The 2019 Herefords Australia Breed Forum wrapped up in Hamilton on Wednesday this week with over 140 Hereford enthusiasts having attended from across Australia.
The forum had something for everyone with 14 different presentations from a world class line up of guest speakers.
David Johnston of AGBU discussed the development of new Hereford $Index values and the power of genomics in Single Step Breedplan EBVs.
Feed costs and net feed intake (NFI) were identified in David’s presentation as important traits to measure in the development of the new $Indexes as well as mature cow weight.
Rob Banks, also of AGBU spoke on the state of the Hereford breed and where it is heading.
The importance of utilising new technology to make greater genetic progress was a focus of Rob’s presentation, which reiterated the importance of using genomics to increase the accuracy of traditional EBVs as discussed by David Johnston.
The preliminary results of the Herefords Australia Black Baldy Trial were presented by Wayne Pitchford of the University of Adelaide and focussed on the value of Hereford genetics in commercial crossbreeding operations.
Sarah Buttsworth of Neogen Australasia introduced the new uLD genotype test being made available to Herefords Australia members for genotyping females.
The new ultra-low-density test will be a lower priced option that will enable producers to submit female genomic data into Breedplan and increase the EBV accuracy of their entire herd.
The Tuesday evening breed dinner saw attendees enjoy a delicious meal of Hereford Boss scotch fillet steak, kindly donated by JBS.
While enjoying a first-class beef eating experience, diners were also kept entertained by a light-hearted but informative presentation by Enoch Bergman, titled: “Proud to Produce Protein.”
The presentation offered an informed response to those opposed to consuming animal-based proteins by demonstrating a range of environmental and animal welfare benefits to producing livestock animals.
Wednesday morning kicked off with the industry breakfast where Jason Strong, Managing Director of Meat and Livestock Australia (MLA) discussed consumer interests and how we as producers need to tell our story better.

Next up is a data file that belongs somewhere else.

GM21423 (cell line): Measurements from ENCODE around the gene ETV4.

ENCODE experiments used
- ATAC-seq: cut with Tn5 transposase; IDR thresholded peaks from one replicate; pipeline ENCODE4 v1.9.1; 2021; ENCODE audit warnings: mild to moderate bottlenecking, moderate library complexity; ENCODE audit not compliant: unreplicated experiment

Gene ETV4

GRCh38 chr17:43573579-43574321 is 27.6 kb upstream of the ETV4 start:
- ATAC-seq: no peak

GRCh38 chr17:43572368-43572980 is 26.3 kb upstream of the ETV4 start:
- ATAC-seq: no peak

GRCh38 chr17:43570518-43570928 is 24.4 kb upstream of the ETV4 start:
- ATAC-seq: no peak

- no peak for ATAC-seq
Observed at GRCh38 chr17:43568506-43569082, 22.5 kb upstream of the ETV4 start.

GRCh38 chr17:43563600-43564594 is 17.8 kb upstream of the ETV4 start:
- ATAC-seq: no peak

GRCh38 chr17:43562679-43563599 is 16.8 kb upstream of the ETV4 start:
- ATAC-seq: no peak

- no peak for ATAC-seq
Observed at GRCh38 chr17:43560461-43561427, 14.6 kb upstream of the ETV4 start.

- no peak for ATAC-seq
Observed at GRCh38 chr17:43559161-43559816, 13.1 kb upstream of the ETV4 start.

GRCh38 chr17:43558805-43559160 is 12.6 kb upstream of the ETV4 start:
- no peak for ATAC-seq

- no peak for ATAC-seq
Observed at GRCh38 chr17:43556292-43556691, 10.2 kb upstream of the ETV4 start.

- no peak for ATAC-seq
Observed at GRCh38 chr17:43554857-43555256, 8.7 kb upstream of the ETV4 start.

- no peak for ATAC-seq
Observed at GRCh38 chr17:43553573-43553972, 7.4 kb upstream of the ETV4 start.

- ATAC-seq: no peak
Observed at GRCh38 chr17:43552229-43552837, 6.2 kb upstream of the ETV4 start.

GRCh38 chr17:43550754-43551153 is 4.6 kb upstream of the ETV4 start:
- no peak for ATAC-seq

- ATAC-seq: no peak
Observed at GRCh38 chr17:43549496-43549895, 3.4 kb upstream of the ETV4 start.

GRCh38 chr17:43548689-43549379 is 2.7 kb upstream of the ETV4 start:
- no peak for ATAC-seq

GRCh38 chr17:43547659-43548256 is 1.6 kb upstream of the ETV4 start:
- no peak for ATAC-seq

The keynote speaker for the 2019 forum was Jack Ward, Executive Vice President of the American Hereford Association.
Mr Ward discussed the importance of Herefords in commercial beef herds in the USA with particular emphasis on black baldies and cross breeding.
“What we need to do is take advantage of what we’ve got and make sure every Angus cow sees a Hereford bull,” Mr Ward said.
Mr Ward also pointed out that it was important that breeders were producing bulls with the right genetics for the commercial producer.
Beef consultant Phil Holmes also emphasised the importance of a whiteface in a profitable beef enterprise and more broad options for making beef production more profitable including joining times and labour efficiency.
Mr Holmes identified the temperament and structural soundness of Hereford bulls as a major selling point for the breed as Hereford bulls tend to last longer, therefore resulting in a lower dollar-per-head price per calf weaned.
Michael Crowley of MLA delivered a presentation on the emerging technologies for measuring meat quality and how the use of automation and robotics in meat processing is leading to higher yields.
From a processor’s perspective, Mark Inglis of JBS discussed the challenges faced by red meat processors, particularly the rising costs associated with meat processing and the need for greater transparency up and down the chain.
Lachy Strohfeldt of Bell Veterinary discussed the importance of weaning acclimation and the range of health benefits proper weaning can bring, particularly if cattle end up in a feedlot environment.
One of the primary causes of feedlot health problems is stress, which can be caused by several things including confinement anxiety and unfamiliarity with human contact.
According to Dr Strohfeldt, yard weaning and handling cattle from a young age are two main ways to avoid these stresses and change the health outcomes for cattle in feedlots.
However, pre-vaccination prior to sending cattle to feedlots is also an important practice that is proven to reduce feedlot morbidity and mortality.
Enoch Bergman continued the discussion on feedlot health with particular emphasis on BRD (Bovine Respiratory Disease) and vaccination.
Backgrounding cattle for at least one month prior to feedlot entry and managing comingling within the feedlot are two main ways to decrease the risk of BRD according to Dr Bergman.
The 2019 forum concluded with a speaker panel session in which members of the audience were able to ask the speakers any further questions about anything they had heard throughout the day.
Overall feedback from the forum was positive, with a range of interesting and relevant topics covered over the two days providing something of interest for everyone in attendance.